Cooking Green: How to Reduce Your “Cookprint”
Move over, Eat Local. Kate Heyhoe challenges us to reduce our other food-related carbon footprint — our “cookprint.” Heyhoe’s latest book, Cooking Green, is based on the idea that how we cook can make as much an environmental difference as what we cook.
The book covers many of the current issues like food choices, food miles, food labels and sustainable seafood choices. It also ventures into some new territory with information on reducing packaging waste, greenest kitchen tools, kitchen waste and how to store foods to get the longest life from them.
Heyhoe defines cookprint as the entire environmental impact of a given meal, including the energy used to prepare it. The book includes and overview of just how much energy all types of household appliances use — and how to run these most efficiently. Further, the book compares different cooking methods, which are most efficient, and when to use each method. To complete the approach, Heyhoe also includes tips as to which foods cook faster and require less energy (the fossil kind) to prepare.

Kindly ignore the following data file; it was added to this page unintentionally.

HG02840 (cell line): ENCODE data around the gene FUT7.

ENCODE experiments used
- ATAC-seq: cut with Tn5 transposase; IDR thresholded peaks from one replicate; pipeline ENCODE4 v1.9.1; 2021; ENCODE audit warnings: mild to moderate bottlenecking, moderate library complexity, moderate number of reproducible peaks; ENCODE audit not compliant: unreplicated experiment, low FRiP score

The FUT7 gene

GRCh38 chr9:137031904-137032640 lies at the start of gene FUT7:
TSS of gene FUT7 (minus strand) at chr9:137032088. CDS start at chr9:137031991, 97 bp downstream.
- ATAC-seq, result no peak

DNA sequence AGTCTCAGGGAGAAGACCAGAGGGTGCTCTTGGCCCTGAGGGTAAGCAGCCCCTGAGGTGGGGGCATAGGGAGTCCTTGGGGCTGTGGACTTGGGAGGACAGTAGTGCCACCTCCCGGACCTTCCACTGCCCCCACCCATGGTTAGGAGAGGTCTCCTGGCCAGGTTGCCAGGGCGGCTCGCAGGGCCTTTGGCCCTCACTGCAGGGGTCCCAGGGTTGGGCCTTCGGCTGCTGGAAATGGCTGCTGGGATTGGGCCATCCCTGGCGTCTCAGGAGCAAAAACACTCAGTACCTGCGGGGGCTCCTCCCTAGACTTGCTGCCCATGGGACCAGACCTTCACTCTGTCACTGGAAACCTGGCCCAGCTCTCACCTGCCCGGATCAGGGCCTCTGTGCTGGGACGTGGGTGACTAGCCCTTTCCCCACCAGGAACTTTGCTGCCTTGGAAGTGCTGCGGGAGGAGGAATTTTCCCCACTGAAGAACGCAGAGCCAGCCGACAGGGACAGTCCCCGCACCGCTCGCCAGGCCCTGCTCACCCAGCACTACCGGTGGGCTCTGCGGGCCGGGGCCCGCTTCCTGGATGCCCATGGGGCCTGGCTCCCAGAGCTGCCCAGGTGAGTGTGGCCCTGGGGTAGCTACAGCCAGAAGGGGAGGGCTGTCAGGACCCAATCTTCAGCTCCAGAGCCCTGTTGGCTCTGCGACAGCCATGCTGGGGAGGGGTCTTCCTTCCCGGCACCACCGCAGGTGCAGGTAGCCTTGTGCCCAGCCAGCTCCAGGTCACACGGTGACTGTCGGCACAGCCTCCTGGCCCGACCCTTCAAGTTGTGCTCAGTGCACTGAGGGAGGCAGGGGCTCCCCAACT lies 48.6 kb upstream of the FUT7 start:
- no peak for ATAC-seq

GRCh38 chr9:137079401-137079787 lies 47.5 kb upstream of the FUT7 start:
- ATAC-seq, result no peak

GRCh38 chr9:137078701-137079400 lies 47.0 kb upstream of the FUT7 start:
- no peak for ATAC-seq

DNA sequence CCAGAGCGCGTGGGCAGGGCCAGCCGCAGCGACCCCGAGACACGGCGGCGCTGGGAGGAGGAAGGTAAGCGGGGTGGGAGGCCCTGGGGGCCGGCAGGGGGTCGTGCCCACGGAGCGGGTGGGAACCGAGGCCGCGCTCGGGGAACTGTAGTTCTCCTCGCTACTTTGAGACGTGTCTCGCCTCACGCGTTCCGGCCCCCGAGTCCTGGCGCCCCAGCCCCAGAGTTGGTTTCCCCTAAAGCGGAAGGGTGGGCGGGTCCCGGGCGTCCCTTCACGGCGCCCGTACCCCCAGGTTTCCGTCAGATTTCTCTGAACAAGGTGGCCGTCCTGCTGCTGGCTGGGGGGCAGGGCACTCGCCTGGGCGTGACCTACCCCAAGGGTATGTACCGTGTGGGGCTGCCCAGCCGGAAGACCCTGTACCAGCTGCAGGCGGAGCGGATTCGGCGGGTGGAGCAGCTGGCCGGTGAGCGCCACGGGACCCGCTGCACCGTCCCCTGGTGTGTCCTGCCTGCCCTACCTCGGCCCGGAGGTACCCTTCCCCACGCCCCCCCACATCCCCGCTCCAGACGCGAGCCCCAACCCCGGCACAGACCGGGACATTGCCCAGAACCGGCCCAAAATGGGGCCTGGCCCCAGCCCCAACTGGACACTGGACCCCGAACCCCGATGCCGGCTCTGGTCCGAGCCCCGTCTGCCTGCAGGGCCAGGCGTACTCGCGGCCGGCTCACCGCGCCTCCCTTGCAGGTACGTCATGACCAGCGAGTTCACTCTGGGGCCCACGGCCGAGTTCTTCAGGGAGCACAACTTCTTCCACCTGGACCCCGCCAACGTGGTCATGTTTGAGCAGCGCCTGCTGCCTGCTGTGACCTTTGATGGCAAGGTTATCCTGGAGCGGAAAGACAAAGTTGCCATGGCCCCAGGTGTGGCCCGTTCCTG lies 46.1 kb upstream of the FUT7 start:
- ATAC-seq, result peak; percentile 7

If the first section of the book gets you ready to shrink your cookprint, Heyhoe includes recipes that help give good examples of all the strategies in the book. Recipes include things like Gravalox, Hazelnut Chicken Salad on Napa Cabbage, and Meatless Moussaka, Lemon Mint Potato Salad, and even desserts like Cold-Oven Cove and Crystallized Ginger Cake.
The quick cook times and emphasis on more sustainable ingredients keeps the recipes pretty healthy and light on the time in the kitchen, an added bonus for those of us wanting to save our energy, too.